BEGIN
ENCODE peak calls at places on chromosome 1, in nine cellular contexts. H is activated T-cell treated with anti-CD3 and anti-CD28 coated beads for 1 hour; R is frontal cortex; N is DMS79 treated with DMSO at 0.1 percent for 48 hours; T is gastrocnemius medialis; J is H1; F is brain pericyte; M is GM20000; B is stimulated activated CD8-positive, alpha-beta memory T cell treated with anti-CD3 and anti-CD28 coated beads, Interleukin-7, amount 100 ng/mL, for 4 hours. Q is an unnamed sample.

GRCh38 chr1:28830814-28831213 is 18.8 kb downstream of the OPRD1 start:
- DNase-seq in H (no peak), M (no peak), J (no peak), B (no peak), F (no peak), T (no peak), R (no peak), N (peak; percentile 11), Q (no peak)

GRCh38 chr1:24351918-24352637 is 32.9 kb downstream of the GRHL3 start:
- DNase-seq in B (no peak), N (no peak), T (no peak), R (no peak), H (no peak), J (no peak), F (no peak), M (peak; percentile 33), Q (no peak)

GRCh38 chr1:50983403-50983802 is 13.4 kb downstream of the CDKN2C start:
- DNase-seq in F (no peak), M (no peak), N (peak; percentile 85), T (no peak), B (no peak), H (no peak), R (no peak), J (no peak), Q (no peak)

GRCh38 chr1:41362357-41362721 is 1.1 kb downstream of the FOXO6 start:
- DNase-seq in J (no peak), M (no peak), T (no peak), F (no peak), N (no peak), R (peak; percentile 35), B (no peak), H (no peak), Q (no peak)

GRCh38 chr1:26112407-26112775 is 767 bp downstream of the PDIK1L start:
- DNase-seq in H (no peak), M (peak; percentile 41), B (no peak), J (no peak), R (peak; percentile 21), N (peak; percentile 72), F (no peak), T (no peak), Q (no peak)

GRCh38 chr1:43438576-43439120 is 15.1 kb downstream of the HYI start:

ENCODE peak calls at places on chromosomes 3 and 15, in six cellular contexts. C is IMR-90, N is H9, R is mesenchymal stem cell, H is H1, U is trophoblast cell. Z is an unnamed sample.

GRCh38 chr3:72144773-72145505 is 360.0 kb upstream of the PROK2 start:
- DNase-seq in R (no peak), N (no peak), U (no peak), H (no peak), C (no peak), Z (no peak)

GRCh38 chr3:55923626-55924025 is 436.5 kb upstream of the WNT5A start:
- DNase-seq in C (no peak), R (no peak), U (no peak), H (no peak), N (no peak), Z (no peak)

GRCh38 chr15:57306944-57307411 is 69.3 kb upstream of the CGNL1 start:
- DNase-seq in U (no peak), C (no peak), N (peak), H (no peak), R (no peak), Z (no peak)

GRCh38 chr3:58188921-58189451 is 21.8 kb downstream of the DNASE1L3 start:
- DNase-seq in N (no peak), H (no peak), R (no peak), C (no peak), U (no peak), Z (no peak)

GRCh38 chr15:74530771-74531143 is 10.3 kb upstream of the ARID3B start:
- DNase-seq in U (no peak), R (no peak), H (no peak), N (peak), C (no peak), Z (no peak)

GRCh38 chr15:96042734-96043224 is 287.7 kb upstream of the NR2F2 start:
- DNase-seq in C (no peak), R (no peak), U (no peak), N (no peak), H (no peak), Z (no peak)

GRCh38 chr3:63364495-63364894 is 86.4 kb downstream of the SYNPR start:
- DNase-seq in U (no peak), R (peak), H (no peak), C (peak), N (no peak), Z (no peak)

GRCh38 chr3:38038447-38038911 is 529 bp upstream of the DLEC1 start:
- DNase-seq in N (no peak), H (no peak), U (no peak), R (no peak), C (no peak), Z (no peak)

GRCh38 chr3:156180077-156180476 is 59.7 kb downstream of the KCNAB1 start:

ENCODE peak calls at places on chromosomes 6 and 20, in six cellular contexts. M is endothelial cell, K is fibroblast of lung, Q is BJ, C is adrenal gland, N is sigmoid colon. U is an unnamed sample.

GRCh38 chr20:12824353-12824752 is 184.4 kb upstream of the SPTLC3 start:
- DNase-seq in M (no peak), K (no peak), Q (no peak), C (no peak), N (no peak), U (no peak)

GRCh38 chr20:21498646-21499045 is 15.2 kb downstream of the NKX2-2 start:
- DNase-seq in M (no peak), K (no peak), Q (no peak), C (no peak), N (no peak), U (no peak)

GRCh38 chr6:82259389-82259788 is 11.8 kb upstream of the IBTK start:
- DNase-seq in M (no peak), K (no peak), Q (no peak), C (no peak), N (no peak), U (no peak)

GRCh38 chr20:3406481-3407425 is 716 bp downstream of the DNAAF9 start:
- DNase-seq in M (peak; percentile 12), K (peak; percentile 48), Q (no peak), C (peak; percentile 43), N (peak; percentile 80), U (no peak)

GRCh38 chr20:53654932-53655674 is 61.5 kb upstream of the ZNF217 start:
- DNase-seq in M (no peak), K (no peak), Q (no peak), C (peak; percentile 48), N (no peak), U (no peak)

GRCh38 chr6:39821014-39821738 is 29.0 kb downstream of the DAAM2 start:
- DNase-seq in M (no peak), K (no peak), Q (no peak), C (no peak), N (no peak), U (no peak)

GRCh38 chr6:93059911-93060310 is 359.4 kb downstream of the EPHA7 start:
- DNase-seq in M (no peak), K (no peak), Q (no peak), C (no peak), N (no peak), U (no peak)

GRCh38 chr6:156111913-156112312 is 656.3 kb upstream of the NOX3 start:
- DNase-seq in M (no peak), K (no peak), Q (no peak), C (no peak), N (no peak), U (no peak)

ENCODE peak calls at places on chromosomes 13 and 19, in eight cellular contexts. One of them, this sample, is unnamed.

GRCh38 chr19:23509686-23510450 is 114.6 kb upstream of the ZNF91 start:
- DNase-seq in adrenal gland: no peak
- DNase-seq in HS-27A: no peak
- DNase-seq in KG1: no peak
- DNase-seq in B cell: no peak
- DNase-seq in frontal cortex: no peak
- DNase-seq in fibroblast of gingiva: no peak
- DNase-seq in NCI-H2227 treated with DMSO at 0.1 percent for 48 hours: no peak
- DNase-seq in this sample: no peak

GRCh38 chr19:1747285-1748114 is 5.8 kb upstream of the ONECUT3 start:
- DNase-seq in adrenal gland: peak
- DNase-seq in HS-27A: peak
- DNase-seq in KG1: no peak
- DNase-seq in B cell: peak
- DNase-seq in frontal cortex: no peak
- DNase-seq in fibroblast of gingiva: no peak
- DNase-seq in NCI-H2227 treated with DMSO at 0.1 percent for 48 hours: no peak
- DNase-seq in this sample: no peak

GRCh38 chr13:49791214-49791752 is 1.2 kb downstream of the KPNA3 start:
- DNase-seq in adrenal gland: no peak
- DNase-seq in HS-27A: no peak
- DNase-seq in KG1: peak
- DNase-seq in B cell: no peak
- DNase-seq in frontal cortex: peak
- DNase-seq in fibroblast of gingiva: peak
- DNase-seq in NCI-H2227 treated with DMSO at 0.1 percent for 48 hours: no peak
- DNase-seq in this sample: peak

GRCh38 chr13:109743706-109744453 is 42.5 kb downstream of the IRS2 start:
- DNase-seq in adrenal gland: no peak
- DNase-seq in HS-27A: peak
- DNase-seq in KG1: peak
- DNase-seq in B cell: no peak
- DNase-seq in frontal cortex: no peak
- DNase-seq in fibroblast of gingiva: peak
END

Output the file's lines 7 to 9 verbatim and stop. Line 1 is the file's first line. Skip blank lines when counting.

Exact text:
- DNase-seq in F (no peak), M (no peak), N (peak; percentile 85), T (no peak), B (no peak), H (no peak), R (no peak), J (no peak), Q (no peak)

GRCh38 chr1:41362357-41362721 is 1.1 kb downstream of the FOXO6 start:
- DNase-seq in J (no peak), M (no peak), T (no peak), F (no peak), N (no peak), R (peak; percentile 35), B (no peak), H (no peak), Q (no peak)